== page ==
Open enrollment is underway at two agricultural cooperative health plans that for a second year will provide an alternative to the state's individual market and MNsure health insurance exchange.
Whereas average premiums are declining next year for health plans sold via MNsure, organizers say the co-op rates will be flat or increasing for 2019.
Even so, the co-ops said they are planning for growth. Critics fear farmer health plans might hurt the individual market under the federal Affordable Care Act (ACA) by pulling healthy people out of the MNsure risk pool, but so far the co-op impact has been limited.
"We expect a pretty big bump," said Abir Sen of Gravie, a health benefits company in Minneapolis that helps people sign up for the plan sponsored by Arden Hills-based Land O'Lakes. "If you're doubling the eligibles, you want to double the enrollment, at least. So, we'll see."
Minnesota lawmakers in 2017 cleared the way for co-op health plans as an alternative to the state's individual market, which suffered several years of steep price increases. The individual market serves self-employed people under age 65, a group that includes many farmers.
The law for agricultural cooperative health plans (ACHPs) let farmers in certain circumstances band together in "self-insured" health plans like those used by many large employers. Co-op coverage is open only to members who actively work in production agriculture, the law says, or provide direct services to the state's industry.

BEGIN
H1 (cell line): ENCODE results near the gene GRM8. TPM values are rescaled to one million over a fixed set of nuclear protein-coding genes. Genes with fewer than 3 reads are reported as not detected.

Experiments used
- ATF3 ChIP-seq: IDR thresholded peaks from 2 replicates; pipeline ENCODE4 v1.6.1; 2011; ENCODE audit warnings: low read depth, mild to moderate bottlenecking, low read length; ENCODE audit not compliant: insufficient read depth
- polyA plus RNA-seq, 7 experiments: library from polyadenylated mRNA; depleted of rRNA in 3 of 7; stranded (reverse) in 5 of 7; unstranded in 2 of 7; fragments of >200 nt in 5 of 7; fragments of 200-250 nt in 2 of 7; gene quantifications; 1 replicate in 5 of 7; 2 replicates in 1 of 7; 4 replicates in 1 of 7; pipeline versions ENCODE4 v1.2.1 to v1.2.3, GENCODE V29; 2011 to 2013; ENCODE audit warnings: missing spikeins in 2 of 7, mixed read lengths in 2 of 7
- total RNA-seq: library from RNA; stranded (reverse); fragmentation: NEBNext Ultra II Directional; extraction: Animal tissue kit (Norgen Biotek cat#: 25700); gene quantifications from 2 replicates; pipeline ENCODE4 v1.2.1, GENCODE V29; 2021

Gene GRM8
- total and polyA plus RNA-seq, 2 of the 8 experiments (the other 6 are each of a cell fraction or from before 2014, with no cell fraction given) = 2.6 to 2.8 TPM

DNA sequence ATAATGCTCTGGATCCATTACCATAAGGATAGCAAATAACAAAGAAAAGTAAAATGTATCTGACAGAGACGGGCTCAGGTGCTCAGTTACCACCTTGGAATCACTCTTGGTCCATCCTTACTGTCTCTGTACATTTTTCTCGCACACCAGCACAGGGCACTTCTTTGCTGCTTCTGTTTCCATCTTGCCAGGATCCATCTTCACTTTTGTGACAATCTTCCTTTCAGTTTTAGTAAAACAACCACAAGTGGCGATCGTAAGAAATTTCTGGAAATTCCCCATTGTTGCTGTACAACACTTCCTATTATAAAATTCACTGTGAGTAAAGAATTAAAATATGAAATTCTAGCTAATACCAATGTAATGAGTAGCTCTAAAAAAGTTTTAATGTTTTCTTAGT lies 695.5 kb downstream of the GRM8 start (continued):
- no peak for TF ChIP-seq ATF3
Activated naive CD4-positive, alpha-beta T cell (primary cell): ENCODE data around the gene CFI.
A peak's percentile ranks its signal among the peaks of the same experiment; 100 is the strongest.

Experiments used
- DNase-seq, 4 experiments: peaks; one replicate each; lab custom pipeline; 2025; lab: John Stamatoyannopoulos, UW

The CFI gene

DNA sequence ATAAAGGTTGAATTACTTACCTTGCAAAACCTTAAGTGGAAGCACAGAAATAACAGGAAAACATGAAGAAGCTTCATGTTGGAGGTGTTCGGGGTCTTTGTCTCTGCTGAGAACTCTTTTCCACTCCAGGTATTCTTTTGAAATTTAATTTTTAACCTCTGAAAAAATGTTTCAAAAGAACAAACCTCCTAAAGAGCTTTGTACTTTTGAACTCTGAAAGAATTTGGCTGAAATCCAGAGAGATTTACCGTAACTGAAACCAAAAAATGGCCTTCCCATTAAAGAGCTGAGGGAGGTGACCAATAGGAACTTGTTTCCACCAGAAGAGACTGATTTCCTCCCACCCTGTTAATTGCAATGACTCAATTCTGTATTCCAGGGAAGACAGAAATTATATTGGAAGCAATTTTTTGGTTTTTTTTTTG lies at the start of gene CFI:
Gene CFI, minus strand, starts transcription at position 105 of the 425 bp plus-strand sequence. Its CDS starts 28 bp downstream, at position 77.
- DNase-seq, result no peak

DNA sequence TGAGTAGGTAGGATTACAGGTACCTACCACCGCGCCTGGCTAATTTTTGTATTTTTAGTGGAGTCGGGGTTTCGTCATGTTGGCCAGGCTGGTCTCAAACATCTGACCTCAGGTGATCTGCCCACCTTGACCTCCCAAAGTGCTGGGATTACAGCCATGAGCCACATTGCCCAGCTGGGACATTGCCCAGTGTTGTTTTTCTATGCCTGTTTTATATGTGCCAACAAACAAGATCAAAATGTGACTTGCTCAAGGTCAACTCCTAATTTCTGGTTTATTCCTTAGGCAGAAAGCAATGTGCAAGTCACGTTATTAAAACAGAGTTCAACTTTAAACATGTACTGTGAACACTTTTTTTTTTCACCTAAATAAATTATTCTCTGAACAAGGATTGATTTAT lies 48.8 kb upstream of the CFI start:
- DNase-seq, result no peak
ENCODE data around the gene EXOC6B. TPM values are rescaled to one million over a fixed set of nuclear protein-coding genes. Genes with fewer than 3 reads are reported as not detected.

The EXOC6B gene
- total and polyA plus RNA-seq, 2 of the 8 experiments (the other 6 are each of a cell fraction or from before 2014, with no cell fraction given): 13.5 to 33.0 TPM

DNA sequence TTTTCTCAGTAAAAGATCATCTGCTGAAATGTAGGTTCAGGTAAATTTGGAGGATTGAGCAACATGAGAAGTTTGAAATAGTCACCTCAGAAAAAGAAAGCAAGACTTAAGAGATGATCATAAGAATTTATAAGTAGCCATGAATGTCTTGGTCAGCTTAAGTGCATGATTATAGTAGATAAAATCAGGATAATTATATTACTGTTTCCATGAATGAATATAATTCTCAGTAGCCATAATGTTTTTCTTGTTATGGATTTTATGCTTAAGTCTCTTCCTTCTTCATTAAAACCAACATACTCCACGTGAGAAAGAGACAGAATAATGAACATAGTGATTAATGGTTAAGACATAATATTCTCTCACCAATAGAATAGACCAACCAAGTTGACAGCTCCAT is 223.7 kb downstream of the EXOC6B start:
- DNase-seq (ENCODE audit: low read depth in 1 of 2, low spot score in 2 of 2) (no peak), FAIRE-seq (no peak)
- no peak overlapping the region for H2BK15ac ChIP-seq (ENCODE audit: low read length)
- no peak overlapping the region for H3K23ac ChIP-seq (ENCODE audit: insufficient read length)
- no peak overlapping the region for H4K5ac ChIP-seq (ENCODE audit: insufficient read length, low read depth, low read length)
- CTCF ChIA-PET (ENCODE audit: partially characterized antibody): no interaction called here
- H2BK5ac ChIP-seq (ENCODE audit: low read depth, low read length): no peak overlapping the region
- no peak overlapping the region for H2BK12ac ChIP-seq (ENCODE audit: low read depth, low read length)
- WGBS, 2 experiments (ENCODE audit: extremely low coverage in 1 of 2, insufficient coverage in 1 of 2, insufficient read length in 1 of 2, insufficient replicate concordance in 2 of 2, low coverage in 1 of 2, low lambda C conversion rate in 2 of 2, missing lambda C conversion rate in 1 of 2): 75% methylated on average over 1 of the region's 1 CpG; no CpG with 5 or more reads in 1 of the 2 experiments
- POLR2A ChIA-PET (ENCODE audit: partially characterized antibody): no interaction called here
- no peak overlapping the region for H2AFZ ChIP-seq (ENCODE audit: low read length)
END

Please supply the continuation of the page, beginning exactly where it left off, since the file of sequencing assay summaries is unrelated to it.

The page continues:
Two groups launched ACHPs for 2018 — Land O'Lakes and St. Paul-based 40 Square Cooperative Solutions — and enrolled more than 1,700 people combined. There have been concerns that the farmer health plans might pull relatively healthy people from the risk pool at MNsure and the broader individual market, thereby driving up rates for those consumers.
But the first-year sign-up numbers led some experts to suggest the initial effect from the farmer health plans would be small.
For 2019, Sen said "the prices remained flat" for coverage in the Land O'Lakes plan, which had more than 700 enrollees in January. The cooperative is making the coverage available next year to more farmers as well as their employees.
Charlene Vrieze, executive director at 40 Square, said premiums with her group are going up by an average of 9.3 percent in part because of medical trend. In response to member feedback, 40 Square is launching an additional health plan offering for 2019 with a higher deductible.
"We hope to double our current level of lives to 2,200 total," Vrieze wrote in an e-mail.
About 155,000 state residents purchase individual health insurance policies, which are an option for people under age 65 who are self-employed or don't get coverage from their employer.
The market saw significant changes starting in 2014 when the federal ACA made it illegal for health insurers to deny coverage to individuals with pre-existing health conditions. At that time, about 293,000 Minnesotans bought individual coverage. The market has shrunk because of a series of big premium increases.
Minnesota launched the MNsure exchange in 2014 to implement the ACA, which provides income-based tax credits to people who buy individual coverage through the government-run website.